Kershaw will receive a $500,000 signing bonus, $7.5 million in 2012, and $11 million in 2013, per Dylan Hernandez of the LA Times. Kershaw submitted a salary of $10 million in arbitration while the Dodgers countered at $6.5 million. The $8 million Kershaw receives this year is slightly less than the midpoint, but also the second highest salary ever for a pitcher in his first year of arbitration eligibility, trailing only Tim Lincecum.
UPDATE: Tony Jackson of ESPN LA reports that $2 million of Kershaw's 2012 salary is deferred to January 2013.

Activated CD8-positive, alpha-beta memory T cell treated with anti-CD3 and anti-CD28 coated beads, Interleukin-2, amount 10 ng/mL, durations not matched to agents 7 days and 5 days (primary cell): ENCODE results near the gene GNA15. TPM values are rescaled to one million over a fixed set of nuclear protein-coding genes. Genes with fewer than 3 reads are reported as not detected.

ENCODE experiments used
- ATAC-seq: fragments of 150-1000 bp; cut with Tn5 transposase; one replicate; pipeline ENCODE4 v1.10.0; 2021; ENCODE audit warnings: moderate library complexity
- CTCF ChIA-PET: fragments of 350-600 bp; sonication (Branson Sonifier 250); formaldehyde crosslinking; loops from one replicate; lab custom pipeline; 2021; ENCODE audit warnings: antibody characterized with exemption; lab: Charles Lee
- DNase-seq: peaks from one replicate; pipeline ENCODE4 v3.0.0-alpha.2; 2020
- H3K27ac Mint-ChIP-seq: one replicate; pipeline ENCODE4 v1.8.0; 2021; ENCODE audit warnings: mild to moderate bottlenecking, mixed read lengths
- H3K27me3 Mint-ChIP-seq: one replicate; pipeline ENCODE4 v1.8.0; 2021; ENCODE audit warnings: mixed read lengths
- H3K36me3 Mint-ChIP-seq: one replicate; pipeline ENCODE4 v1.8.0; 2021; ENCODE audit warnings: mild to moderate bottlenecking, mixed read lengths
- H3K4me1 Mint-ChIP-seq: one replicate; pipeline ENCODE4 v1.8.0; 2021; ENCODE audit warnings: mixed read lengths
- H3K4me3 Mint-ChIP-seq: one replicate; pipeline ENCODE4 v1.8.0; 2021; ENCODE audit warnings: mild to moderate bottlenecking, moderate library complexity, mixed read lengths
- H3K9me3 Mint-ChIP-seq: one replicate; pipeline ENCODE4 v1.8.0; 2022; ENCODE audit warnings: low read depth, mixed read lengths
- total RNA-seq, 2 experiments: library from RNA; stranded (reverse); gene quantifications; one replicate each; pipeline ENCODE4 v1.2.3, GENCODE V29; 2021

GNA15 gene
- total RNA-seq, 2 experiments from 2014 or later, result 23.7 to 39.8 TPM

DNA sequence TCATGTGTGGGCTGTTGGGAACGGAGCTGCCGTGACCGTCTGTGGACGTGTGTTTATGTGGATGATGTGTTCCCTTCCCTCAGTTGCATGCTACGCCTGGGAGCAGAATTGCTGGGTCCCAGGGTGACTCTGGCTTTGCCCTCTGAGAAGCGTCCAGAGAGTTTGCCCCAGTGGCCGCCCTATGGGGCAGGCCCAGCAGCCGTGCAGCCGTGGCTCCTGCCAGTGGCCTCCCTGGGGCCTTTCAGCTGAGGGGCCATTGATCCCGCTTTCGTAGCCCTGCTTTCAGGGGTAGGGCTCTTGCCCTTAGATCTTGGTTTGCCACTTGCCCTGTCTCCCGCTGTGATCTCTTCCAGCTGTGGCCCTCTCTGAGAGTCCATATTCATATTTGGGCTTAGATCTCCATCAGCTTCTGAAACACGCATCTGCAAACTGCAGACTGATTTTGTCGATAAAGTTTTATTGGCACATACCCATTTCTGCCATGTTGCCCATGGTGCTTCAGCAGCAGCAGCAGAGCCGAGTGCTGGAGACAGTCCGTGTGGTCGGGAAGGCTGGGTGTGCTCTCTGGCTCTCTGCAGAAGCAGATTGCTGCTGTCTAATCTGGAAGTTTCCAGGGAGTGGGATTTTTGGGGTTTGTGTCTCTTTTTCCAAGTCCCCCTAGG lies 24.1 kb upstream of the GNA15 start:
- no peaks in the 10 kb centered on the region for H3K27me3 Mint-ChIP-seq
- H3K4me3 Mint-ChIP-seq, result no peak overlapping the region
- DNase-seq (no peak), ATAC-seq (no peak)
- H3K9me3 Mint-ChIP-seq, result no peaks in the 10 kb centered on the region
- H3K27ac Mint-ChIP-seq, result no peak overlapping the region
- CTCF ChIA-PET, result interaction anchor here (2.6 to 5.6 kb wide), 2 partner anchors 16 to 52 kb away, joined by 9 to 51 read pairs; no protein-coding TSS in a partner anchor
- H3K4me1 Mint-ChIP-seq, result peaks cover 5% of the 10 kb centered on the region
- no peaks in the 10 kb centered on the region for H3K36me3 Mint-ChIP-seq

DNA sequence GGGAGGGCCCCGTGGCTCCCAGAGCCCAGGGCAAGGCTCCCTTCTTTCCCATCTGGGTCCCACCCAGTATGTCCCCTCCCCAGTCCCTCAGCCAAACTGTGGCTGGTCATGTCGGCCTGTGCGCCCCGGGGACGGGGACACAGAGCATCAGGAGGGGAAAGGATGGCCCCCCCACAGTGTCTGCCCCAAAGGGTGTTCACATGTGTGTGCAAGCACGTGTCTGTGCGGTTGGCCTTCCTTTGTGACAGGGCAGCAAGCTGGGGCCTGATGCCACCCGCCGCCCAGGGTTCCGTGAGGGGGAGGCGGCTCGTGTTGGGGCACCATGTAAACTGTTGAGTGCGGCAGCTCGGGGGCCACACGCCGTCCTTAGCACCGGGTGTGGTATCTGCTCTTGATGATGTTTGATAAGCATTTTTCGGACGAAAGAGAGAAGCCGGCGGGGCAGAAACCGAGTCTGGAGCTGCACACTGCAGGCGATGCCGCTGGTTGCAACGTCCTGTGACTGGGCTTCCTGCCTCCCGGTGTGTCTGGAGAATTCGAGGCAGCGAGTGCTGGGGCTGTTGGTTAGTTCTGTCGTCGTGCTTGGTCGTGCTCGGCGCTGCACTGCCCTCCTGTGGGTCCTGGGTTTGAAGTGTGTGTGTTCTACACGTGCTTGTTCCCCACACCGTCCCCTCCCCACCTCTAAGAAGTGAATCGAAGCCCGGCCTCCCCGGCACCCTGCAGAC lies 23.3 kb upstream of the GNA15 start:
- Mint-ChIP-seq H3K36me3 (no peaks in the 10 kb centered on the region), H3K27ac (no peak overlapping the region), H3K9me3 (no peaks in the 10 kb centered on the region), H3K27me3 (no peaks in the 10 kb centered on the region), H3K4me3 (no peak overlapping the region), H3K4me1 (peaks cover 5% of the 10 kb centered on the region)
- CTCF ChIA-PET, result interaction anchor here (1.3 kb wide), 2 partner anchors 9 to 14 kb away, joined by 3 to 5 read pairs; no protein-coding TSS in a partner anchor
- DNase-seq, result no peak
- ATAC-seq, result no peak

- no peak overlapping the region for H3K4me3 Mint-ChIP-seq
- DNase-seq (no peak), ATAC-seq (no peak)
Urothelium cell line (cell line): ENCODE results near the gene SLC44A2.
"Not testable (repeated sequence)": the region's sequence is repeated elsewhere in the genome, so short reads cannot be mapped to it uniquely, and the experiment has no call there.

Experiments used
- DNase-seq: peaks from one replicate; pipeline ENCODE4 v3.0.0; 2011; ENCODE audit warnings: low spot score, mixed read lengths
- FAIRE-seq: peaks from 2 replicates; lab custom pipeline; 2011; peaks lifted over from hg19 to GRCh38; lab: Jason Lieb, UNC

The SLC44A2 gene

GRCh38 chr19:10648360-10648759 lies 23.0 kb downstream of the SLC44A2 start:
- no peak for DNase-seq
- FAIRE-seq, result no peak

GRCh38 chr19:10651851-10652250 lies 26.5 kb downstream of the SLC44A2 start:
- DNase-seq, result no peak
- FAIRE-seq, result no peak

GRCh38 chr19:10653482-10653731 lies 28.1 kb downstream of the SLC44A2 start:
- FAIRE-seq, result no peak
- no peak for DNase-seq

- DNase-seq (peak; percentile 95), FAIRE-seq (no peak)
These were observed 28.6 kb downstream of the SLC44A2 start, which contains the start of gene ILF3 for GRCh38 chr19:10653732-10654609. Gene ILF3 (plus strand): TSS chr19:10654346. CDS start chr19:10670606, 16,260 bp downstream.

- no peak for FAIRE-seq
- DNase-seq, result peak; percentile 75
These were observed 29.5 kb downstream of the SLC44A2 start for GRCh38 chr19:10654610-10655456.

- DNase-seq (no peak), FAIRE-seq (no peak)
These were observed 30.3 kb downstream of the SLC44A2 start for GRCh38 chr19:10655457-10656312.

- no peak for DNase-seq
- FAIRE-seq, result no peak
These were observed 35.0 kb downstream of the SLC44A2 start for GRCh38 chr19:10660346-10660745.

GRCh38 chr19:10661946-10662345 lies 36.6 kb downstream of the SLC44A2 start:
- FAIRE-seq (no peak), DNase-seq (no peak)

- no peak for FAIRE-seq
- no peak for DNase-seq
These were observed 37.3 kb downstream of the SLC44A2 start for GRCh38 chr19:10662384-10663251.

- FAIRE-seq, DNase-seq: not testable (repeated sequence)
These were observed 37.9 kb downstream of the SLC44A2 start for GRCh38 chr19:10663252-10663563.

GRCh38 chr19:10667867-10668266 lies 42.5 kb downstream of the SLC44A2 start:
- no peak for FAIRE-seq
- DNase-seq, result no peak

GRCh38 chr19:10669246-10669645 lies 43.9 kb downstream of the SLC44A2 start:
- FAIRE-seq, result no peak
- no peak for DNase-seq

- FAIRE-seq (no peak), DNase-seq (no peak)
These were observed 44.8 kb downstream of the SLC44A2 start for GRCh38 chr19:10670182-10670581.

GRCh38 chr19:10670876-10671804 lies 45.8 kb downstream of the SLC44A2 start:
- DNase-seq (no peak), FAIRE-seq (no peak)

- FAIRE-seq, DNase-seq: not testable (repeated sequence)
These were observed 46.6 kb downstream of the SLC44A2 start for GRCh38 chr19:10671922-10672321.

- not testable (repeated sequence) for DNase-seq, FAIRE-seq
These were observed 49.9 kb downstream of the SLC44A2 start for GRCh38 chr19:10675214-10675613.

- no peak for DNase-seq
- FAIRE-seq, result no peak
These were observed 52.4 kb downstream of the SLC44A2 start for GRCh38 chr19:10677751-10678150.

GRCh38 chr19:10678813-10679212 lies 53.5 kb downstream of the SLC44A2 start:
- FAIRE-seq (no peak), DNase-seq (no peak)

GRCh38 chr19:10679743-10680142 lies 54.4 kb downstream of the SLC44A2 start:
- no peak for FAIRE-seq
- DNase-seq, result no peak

Kershaw follows a similar path to that of Matt Kemp and Andre Ethier, both of whom signed a two-year deal during arbitration that left them with one year left before free agency once the contract expires.
In a quick and dirty estimate of what it would take to get Kershaw to sign a long-term contract, I was thinking something like $7m/$12m/$17m for the three arb-eligible seasons. Since this contract matches the total for those first two years, this seems like a win for the Dodgers at first glance, with the caveat that signing Kershaw to a long-term deal is still of the highest priority at Chavez Ravine.
The Dodgers have 18 players under contract for 2012 for a total of $85,975,000.